There's something that was brought up once regarding those people saying RH is in violation of the GPL due to them not providing a public git tree, but it's buried pretty deep, and not fully explained in a historical context:
Nothing RH is doing here is violating either the spirit or the actual terms of the GPL.
RH provides the source tarball including required makefiles and configuration files for the source to build the binary as shipped. That's all that's required by the GPL.
The language in the license was added to prevent someone from shipping a printed version of the source or other forms of distributing the source that amount to useless for an end user. Sure it's the source all right, but not machine readable nor editable or usable to make a modified distribution from. The language of the license protects us, the end users, from these kinds of actions by distributors of GPL applications.
Remember that GPL (v2 and earlier) was crafted long before wide spread network access. If a user needs source, it has to be supplied in a form the user can access so they can make changes, recompile, etc. So a tape, or other machine-readable media would need to be supplied by the vendor, and it needs to be in a reasonable format. Wide spread network access makes this easy, as a vendor can put the source of the binary available for download as RH has done. The GPL is about protecting the four freedoms outlined by RMS / the FSF, nothing more, nothing less.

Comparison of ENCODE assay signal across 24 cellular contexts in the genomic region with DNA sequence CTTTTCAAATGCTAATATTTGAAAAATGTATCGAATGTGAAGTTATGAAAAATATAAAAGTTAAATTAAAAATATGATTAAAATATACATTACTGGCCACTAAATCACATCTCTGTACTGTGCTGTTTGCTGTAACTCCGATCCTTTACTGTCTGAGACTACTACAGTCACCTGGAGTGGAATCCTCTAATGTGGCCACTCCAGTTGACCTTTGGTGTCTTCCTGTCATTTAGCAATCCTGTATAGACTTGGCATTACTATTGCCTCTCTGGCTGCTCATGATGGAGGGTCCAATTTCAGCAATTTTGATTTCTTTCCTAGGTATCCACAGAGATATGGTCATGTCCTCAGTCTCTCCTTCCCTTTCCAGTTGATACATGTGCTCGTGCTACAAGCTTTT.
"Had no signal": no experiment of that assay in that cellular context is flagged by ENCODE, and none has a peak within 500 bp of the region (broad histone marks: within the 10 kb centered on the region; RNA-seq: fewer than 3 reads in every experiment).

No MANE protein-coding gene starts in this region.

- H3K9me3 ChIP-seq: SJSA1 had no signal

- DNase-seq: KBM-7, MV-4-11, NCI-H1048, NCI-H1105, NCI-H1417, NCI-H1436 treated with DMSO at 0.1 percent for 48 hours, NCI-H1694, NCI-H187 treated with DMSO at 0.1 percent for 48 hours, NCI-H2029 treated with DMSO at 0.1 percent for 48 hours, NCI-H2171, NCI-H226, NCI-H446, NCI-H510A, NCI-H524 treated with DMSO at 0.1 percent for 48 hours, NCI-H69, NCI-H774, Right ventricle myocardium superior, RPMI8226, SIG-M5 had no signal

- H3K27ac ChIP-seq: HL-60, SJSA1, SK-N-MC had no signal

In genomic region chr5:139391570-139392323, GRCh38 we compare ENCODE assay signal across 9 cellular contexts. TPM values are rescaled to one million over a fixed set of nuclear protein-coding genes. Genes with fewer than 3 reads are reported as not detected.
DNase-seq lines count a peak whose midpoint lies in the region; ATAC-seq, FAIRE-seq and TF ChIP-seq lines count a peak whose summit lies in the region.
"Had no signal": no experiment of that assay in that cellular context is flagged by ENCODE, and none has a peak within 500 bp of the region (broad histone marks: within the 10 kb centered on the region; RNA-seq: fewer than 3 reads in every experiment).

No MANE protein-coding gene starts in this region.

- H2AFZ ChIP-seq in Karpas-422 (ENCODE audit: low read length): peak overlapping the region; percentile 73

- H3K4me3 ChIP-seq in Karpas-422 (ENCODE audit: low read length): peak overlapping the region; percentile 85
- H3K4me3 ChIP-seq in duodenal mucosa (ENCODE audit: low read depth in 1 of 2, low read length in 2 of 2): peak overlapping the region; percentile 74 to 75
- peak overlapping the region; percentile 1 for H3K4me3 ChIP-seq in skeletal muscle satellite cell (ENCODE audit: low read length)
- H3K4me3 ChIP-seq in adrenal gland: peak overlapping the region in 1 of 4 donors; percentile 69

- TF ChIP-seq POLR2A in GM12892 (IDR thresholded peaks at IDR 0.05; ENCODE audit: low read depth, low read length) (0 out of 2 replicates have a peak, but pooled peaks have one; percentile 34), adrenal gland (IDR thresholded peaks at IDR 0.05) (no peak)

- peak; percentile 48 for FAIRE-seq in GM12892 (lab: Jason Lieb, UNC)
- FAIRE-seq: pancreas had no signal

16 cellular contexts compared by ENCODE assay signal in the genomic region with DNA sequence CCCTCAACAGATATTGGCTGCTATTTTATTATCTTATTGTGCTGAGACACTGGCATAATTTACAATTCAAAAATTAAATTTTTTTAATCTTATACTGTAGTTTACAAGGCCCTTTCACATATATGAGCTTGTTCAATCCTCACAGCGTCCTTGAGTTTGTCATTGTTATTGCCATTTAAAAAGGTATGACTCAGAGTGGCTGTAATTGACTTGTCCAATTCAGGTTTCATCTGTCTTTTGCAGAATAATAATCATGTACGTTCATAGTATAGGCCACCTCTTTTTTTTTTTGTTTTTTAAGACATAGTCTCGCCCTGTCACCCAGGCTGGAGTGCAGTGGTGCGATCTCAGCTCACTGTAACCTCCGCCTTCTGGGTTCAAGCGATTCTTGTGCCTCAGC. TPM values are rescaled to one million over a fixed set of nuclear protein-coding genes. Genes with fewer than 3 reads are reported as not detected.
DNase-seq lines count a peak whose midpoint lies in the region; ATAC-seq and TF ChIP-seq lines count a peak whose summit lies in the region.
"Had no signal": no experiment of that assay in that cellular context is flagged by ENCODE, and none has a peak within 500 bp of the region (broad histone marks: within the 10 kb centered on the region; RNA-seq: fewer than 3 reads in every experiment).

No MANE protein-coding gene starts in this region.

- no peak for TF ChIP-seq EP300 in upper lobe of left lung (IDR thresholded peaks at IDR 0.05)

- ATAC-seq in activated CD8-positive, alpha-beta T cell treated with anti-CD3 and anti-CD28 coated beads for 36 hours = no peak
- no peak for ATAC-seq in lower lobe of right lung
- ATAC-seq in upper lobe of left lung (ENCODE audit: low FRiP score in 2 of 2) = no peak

The lack of a public git tree or multiple patch sets may make some workflows difficult for people outside of RedHat's immediate area of concern, but it isn't a GPL violation. It may make some people in the community irked, but that's a completely different matter than anything the GPL addresses.